Most Stressful Day on PCT
I never thought my most stressful day on trail would be the day I began the PCT. Only one other day even comes close.
For the previous two days, I had a longer list of things to do than time to do them. As I worked through the tasks on that list, more tasks would get added making the list seem to grow instead of shrink. That coupled with doubts I had about quitting an $80,000 per year job to hike a trail kept my stress levels high.
My high school baseball coach, Coach Johnson, described me as a person with a lot of nervous energy. He's right. I also have an overactive mind. That means that during the day, I stressed out about all the things I needed to do to get ready for the PCT and at night couldn't sleep because my mind wouldn't stop thinking about all the things I needed to do.
I woke up super early on May 10 with the decision to re-pack everything for the flight. Just in time to leave for the airport, I got everything packed well enough for me, but putting my shoes on showed me a problem. Shoes are hugely important to me because the wrong shoes will quickly lead me back to knee and feet problems that plagued my early adulthood. I thought the shoes I ordered for the PCT were simply newer models of the same shoes I used for the last couple years. Instead, these shoes were best described as clown shoes.
Not thinking great, probably from the lack of sleep, I went with them and asked mom to find me some new shoes to send to my second resupply location. I should have grabbed an older pair of shoes for the first 200 miles. I realized that just far enough into the drive that it was too late to turn around.
Once I got on the plane, I managed to put everything out of my mind and my stress dissipated. Dressed like a thru hiker, I even had an empty seat next to me for one of my flights to San Diego. More impressively, I even got a little sleep.
In San Diego, I grab the box I packed all my gear in, unpacked it, and re-packed it in my backpack. I then went to catch the bus. Just before the bus arrived, I saw that I had to purchase my ticket inside the airport. That cost me 15 minutes.
I catch the next bus and that drops me off at a trolley station. On the trolley, this guy keeps asking me for money. I give him a couple dollars, but he won't stop asking for more. All he asks for is another dollar, but if I give him that, he will ask for another. The problem is I already gave him all my small bills.
At my first trolley stop, I go to purchase some Powerade (mostly for the bottles) and some fuel for my alcohol stove. First I go the wrong direction which costs me about 3 minutes. I missed the trolley I need to get to the next trolley stop by 45 seconds. I have to wait another 15 minutes.
Finally, I get to the bus stop where I can catch a bus to Campo near the start of the PCT at 3:02 PM. The bus left at 3:00 PM. The next one doesn't come until 5:45 PM. On the 3:00 bus were a lot of PCT hikers. I was the only one on the 5:45 bus. Now I have to hang out in not the best part of San Diego for almost 3 hours.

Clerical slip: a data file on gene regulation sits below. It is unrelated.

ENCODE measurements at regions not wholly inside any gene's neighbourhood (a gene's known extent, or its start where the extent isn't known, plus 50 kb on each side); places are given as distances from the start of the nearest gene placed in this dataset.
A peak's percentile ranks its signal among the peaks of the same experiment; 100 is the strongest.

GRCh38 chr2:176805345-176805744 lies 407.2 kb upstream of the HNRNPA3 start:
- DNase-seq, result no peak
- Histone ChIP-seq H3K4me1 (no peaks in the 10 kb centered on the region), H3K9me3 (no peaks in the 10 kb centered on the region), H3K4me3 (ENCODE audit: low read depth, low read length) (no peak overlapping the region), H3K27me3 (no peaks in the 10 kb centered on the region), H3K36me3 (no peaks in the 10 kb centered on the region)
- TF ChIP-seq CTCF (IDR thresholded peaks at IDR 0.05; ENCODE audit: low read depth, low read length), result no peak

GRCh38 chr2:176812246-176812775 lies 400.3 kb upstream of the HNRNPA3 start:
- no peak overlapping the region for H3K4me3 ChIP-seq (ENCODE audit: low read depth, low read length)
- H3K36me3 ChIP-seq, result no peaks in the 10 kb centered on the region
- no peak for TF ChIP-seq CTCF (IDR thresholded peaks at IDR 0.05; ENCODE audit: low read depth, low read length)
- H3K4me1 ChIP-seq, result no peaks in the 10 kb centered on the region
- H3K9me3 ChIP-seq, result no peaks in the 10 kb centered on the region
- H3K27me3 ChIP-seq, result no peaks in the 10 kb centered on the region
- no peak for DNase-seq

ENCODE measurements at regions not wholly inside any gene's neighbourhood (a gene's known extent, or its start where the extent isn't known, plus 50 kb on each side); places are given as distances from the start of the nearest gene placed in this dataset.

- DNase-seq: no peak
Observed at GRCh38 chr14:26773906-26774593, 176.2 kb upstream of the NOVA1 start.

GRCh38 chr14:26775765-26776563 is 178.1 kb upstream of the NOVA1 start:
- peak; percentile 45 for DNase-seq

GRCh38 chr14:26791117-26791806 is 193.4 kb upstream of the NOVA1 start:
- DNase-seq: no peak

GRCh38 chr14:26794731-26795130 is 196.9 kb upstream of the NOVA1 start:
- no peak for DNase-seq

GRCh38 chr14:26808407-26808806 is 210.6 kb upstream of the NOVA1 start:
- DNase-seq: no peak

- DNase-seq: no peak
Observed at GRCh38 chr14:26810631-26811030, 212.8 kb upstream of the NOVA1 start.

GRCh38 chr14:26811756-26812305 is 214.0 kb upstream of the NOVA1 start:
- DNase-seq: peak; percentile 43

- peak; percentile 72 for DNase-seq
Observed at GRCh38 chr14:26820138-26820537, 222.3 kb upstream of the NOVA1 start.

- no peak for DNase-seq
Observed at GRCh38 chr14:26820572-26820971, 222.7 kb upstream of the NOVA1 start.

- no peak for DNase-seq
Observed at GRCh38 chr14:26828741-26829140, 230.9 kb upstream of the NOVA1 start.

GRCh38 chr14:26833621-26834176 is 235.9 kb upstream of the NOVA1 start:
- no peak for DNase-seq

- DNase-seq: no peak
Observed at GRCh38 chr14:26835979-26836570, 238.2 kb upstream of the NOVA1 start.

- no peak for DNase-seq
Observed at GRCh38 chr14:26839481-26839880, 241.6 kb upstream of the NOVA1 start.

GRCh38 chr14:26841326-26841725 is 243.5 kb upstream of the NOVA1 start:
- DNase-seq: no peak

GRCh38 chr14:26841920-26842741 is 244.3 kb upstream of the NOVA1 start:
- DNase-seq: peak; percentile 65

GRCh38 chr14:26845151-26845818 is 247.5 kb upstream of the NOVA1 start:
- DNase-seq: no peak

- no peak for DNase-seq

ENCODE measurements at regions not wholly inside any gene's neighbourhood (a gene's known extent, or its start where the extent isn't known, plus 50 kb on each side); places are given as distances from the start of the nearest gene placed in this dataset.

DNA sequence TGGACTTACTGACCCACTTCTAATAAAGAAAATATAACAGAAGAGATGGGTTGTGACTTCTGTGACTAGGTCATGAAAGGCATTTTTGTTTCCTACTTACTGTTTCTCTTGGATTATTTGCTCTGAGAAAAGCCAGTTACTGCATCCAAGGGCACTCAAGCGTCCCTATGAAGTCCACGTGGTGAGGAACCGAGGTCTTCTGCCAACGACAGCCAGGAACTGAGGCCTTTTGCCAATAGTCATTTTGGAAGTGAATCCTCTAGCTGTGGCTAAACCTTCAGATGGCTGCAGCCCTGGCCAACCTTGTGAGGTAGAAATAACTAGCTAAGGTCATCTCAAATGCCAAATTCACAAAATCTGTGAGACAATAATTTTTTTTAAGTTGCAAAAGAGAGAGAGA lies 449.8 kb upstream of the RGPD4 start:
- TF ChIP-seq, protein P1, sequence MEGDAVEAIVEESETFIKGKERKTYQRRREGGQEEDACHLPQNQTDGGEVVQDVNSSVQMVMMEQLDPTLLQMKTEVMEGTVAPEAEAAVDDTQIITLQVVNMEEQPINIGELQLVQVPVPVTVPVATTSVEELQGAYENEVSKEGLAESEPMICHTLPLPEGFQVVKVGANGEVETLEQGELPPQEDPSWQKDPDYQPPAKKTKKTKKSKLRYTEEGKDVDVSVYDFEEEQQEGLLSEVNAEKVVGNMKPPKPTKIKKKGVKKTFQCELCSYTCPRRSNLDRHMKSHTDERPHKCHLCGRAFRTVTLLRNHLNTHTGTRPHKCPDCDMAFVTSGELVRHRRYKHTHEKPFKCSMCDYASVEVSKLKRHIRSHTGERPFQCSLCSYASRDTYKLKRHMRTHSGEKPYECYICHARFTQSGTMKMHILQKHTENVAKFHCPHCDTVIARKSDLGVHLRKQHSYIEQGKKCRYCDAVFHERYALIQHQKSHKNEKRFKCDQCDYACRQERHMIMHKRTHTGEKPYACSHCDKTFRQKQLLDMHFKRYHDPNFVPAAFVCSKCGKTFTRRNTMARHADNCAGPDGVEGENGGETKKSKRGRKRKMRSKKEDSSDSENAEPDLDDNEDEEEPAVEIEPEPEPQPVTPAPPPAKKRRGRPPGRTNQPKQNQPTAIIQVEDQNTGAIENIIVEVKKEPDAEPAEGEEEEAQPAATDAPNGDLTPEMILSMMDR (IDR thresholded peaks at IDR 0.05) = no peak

I don't like cities. The largest town I've ever lived in is less than 60,000 people. For most of my life, I've lived in a town with about 10% of that. Trying to figure out the transportation system in San Diego and ending up missing the bus by 2 minutes caused my stress levels to rise.
Some PCT hikers may wonder why I didn't just use a trail angel to get to the trail. I take pride in my independence. Despite the fact that it may be more stressful, I tend to try to do things on my own instead of accept the generosity of others. I learned my lesson and next time, I will use a trail angel.
In Campo, I rearrange some things and start hiking to the southern terminus 1.6 miles away. Border Patrol asks me if I'm lost. I hadn't even been there long enough to know where I was at yet, but I say no. At the border near sunset, I call Dad as he requested and take some pictures. I'm all alone unlike the pictures I frequently see where crowds of people pose around the monument. Also, I don't have much time left before I have to hike by headlamp.
Instead of being nervous about night hiking, I found my rhythm. The stress completely went away as I hiked. I knew there was camping about 4.4 miles in, so I went that direction. I had to stop to get some water in Campo making a little detour, but no big deal.
Right as I got close to the campsites, my foot caught a rock and banged my trekking poles off of about 20 different things in the area even though there were only 5 different things within reach. After catching myself, I look up and see a tent followed by hearing a voice say "Hi". I apologize and keep going. A little bit later, I cowboy camp next to the trail and think about how my first ever backpacking trip started out with night hiking, so my first day on my first long distance hike starting with night hiking kind of fits. The stress is gone and replaced by an excitement I can't describe.